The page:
However, it is important to note that there have been several studies showing no benefit of using FLASH irradiation of conventional forms. Smyth et al. performed high doses of FLASH on mice and standard doses through conventional forms and found no statistically significant difference between the dose toxicity values (TD50)34.


Radiation therapy is one of the most employed forms of cancer treatment, with almost half of all cancer patients undergoing the procedure throughout their treatment process. There are two major observations reported regarding the effect of localized radiation treatment on the systemic progression of cancer. The first is that radiation therapy can drive the formation of distant metastases through mechanisms including induction of EMT. The second, in stark contrast to the progression of metastasis, is that localized radiation therapy can exert a systemic tumor-suppressive effect on non-irradiated distant metastases through the stimulation of a systemic immune response, a phenomenon termed the abscopal effect. Both claims have significant evidence to support them, and require deeper research to understand their exact mechanisms and uses. Though the abscopal effect may in some instances facilitate systemic tumor degradation and, combined with immunotherapy, represent a viable treatment path, radiation therapy alone may pose a risk of driving metastasis, despite local tumor burden reduction.

The primary mechanism thought to drive the abscopal effect is the generation of a systemic immune response which can exert an effect on non-irradiated lesions. However, radiation therapy has also been shown to increase TGF-\beta secretion. TGF-\beta is known to be immunosuppressive, acting through the inhibition of T cell proliferation, and therefore may impair the mounting of a systemic abscopal response35,36. Further, studies have shown that in vitro, TGF-\beta impedes DC maturation and differentiation. As displayed in , T cells rely on neoantigens (proteins embedded on cancer cells with tumor mutations) presented to them by dendritic cells (DCs) to form an immune response37 Hence, the induction of TGF-\beta secretion driven by radiation therapy may result in the inhibition of the T-cell stimulation which is imperative to inducing the abscopal effect38. To combat TGF-\beta’s immunosuppression traits, scientists have conducted experiments combining radiotherapy with TGF-\beta neutralization and found that it drastically increases T-cell responses to tumor antigens throughout the body39. Further studies have shown that this may even develop into a viable treatment option for patients, however further research and trials are necessary.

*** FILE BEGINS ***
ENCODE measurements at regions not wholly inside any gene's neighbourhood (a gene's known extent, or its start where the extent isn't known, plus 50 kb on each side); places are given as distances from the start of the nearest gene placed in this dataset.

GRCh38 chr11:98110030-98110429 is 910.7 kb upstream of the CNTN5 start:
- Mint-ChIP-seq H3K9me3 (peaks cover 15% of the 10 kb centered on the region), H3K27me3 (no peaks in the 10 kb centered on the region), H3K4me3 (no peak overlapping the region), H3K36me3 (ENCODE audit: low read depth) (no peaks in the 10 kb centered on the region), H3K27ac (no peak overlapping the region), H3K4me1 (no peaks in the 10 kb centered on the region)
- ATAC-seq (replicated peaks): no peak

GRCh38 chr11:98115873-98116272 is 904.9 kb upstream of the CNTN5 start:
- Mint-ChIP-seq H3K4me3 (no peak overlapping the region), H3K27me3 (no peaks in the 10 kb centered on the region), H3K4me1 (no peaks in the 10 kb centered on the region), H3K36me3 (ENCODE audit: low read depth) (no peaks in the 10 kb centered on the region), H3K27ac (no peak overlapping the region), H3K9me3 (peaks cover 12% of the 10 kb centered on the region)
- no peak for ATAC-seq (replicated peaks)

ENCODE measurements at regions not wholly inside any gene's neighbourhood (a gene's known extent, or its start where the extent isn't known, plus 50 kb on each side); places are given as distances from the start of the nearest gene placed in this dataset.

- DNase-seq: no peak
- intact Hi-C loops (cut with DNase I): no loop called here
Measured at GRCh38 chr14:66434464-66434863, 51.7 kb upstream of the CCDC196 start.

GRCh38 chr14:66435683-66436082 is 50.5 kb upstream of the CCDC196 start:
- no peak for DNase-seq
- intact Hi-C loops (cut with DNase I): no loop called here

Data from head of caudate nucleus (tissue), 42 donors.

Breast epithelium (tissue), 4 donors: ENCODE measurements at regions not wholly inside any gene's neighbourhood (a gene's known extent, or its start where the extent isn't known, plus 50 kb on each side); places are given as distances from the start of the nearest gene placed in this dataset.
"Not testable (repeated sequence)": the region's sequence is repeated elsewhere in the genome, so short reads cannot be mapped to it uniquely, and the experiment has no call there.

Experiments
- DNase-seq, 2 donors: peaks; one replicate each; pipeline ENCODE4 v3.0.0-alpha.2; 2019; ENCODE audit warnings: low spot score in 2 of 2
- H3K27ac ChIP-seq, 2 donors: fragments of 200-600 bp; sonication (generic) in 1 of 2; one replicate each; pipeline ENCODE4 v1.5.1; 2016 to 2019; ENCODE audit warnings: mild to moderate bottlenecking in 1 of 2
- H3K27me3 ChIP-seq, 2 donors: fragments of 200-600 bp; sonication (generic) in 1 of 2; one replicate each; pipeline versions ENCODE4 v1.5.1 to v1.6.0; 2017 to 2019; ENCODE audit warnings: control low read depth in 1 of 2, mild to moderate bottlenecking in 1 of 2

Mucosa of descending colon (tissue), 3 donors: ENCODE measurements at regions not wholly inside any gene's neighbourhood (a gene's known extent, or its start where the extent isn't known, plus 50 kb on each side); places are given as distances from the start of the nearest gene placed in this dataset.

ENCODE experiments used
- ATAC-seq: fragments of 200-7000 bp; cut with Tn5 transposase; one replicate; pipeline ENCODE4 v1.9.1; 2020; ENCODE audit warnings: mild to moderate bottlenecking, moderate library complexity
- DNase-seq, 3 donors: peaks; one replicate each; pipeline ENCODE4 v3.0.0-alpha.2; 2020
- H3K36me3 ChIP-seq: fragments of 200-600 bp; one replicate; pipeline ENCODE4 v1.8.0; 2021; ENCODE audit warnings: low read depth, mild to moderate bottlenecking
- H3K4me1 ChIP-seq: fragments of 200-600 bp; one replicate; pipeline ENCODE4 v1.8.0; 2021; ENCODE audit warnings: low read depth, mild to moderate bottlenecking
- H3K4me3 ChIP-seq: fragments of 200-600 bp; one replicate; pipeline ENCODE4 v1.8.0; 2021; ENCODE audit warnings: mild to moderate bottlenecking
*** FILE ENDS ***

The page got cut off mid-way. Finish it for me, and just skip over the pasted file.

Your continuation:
Figure 4 | Toll-like receptor 4 & 5′ adenosine monophosphate-activated protein kinase; Interferons Signaling40

Furthermore , E-cadherin is known to play a role in regulating the release of cytokines and chemokines40. Therefore, when downregulated, as has been shown in irradiated cells, this role is also lost and the induction of an immune response against tumor cells may be impaired. In contrast, however, other studies have shown that radiotherapy can increase DC maturation and presentation of neoantigens through the downregulation of E-cadherin. As shown in figure 4, HMGB1 plays an important role in DC maturation, acting via the TLR4 pathway. Studies suggest that a decrease in E-cadherin can result in an increase in HMGB1 production, driving DC maturation41. Therefore, as radiotherapy has been shown to cause a downregulation of E-cadherin, it can be speculated that radiotherapy can promote an abscopal response in some contexts.

Studies have indicated radiotherapy alone is often insufficient to trigger an effective systemic immune response on its own. As shown before, it is only when combined with checkpoint-inhibitor therapy that the anti-tumor response within the body becomes effective42. This evidence suggests that radiation therapy may not be able to stimulate the abscopal effect to a significant degree.

In conclusion, there is a vast collection of studies highlighting both radiotherapy metastasis-inducing effects as well as its ability to prompt the abscopal effect in some contexts. Both claims have extensive research to back them up, and are not necessarily mutually exclusive. Both phenomena display radiation therapy’s ability to manipulate the immune system and cause a change within the body, whether it be metastasis or an abscopal response. However, at this moment there is a wider variety of evidence indicating radiotherapy’s ability to promote distant tumor cell migration in cancer through the EMT. Biomarkers of metastasis such as MMPs, Vimentin, TGF- Beta, and integrins were all shown to be upregulated during radiotherapy, further suggesting its role in promoting metastasis. In addition, along with the inability of radiation therapy alone to promote an abscopal response in many instances, there are other contradictory studies suggesting that radiotherapy can, in fact, block the abscopal effect. Novel radiotherapy modalities and combination therapies have been explored as potential ways to maximize the benefits of radiotherapy while minimizing the risks of recurrence and metastasis. At present, radiotherapy is considered a standard treatment for cancer, however patients may be wary of the possibility of metastasis and recurrence. Expanding technology and novel treatment methods are helping to combat these risks, however more clinical trials and experiments must be pursued.

Materials & Methods

All materials were obtained through public research papers and data published online. Research papers were selected on their relevance, recency, and credibility to the topic of the paper. Datasets include data from patient prognosis, biomarkers for metastasis, and more.